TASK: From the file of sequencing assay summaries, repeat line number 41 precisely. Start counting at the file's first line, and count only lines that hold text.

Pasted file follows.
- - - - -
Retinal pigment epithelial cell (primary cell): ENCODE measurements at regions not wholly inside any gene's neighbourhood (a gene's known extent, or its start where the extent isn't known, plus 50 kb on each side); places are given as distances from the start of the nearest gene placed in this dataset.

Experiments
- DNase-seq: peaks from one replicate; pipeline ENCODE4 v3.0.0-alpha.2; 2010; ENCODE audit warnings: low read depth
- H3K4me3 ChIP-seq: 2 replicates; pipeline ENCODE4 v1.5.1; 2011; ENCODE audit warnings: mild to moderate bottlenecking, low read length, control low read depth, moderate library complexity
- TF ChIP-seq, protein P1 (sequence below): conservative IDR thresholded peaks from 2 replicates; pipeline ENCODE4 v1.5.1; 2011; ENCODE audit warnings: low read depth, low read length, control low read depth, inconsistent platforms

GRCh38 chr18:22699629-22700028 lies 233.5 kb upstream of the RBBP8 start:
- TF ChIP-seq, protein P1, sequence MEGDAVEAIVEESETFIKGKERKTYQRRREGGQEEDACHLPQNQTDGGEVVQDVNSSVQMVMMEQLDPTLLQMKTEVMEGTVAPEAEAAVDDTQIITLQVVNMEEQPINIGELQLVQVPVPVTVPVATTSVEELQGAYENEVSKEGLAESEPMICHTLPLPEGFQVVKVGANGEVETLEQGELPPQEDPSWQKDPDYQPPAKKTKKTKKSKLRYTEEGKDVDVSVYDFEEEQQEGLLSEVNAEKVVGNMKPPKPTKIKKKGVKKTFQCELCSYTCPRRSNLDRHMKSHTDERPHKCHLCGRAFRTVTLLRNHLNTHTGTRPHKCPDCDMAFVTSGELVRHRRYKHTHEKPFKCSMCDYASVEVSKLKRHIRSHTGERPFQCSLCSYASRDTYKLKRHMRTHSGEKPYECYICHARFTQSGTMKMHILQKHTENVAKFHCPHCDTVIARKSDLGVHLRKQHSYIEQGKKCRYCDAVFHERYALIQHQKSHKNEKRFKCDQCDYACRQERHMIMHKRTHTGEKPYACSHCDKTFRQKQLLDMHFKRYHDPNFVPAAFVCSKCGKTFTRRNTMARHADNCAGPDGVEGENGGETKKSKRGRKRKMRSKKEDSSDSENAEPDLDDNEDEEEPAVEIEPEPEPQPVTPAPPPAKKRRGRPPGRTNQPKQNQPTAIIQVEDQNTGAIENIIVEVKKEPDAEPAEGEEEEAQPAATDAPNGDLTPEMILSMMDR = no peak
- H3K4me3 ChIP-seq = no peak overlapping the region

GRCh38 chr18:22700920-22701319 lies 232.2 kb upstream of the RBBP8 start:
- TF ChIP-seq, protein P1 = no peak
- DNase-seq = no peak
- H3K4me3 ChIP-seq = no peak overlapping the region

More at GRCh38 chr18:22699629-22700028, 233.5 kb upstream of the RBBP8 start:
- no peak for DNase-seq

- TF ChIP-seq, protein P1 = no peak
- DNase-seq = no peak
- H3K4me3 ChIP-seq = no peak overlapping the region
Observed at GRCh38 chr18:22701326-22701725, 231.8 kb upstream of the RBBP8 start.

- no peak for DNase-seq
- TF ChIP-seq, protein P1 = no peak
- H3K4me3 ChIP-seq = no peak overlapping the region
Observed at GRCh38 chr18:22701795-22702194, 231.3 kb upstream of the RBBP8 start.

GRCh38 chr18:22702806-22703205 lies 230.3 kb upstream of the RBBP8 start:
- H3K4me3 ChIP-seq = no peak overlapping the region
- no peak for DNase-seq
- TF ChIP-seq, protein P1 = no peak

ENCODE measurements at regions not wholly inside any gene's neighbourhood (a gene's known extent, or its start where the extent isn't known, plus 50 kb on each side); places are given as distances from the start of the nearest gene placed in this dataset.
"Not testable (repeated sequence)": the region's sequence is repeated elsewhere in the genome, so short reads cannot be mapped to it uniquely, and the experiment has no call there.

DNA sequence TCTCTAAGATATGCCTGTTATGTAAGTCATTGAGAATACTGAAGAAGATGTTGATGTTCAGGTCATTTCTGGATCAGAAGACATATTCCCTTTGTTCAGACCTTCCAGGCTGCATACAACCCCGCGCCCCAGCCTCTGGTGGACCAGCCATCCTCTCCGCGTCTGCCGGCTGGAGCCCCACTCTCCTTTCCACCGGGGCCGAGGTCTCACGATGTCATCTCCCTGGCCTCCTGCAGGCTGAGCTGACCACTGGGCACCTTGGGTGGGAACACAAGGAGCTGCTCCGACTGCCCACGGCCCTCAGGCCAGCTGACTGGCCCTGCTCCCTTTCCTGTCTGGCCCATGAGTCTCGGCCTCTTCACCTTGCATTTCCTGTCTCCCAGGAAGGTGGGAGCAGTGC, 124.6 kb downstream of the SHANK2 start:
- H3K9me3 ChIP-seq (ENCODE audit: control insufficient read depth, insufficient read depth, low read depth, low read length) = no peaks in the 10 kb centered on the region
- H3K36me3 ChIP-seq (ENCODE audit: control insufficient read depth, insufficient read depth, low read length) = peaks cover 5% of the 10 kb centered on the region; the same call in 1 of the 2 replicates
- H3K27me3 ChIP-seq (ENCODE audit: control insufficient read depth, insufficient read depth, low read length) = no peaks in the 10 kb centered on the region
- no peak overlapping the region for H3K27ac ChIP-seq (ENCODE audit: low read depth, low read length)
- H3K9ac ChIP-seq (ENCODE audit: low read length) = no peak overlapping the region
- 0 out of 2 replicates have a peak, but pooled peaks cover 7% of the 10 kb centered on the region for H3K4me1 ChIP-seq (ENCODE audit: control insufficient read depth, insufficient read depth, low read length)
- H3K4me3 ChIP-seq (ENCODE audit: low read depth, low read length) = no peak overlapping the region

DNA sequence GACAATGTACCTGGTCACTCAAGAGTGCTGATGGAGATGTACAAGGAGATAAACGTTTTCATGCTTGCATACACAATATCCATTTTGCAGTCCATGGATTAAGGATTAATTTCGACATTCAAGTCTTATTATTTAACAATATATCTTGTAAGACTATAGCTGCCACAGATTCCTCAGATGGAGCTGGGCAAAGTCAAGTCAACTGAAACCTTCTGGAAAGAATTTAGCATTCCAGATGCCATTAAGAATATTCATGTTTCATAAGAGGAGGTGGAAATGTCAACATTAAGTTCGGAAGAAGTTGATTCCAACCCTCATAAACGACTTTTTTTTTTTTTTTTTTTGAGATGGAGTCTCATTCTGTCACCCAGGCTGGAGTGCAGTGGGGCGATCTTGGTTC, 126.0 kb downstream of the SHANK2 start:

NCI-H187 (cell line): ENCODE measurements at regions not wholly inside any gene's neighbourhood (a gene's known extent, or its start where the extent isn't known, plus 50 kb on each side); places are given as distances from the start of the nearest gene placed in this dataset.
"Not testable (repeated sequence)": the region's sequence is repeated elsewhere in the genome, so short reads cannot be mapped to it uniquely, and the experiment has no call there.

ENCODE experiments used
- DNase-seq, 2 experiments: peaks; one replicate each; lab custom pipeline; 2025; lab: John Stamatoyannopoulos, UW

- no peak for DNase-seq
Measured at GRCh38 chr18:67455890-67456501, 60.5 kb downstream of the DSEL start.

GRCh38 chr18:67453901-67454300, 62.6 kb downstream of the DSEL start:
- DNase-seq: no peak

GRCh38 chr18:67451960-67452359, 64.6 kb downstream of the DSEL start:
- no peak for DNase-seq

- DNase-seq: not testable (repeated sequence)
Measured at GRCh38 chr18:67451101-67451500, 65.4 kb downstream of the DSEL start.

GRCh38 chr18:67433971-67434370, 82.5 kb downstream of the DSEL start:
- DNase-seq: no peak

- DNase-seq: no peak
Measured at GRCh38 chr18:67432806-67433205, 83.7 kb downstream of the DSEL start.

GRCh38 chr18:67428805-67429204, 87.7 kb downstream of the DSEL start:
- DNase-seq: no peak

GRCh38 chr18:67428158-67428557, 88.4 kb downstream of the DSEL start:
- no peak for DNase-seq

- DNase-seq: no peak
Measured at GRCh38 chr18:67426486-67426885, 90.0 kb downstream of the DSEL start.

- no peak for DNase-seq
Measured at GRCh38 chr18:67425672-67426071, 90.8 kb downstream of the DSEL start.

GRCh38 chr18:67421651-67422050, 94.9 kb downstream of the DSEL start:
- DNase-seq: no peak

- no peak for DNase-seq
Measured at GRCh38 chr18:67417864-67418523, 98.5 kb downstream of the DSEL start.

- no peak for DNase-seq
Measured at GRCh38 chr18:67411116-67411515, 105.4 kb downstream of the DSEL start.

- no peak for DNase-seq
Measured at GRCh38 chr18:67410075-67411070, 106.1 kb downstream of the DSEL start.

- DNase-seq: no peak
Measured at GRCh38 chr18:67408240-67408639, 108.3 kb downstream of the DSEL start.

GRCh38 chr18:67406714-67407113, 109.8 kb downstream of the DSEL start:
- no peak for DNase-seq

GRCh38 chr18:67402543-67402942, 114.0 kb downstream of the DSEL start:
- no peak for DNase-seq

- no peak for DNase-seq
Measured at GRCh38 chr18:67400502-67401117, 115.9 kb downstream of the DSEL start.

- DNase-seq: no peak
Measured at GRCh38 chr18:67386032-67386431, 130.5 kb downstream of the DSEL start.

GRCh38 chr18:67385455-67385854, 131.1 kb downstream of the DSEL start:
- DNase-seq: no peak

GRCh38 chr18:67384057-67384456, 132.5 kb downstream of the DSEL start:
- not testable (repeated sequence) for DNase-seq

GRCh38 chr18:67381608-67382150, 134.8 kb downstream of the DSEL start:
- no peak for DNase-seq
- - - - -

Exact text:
- DNase-seq, 2 experiments: peaks; one replicate each; lab custom pipeline; 2025; lab: John Stamatoyannopoulos, UW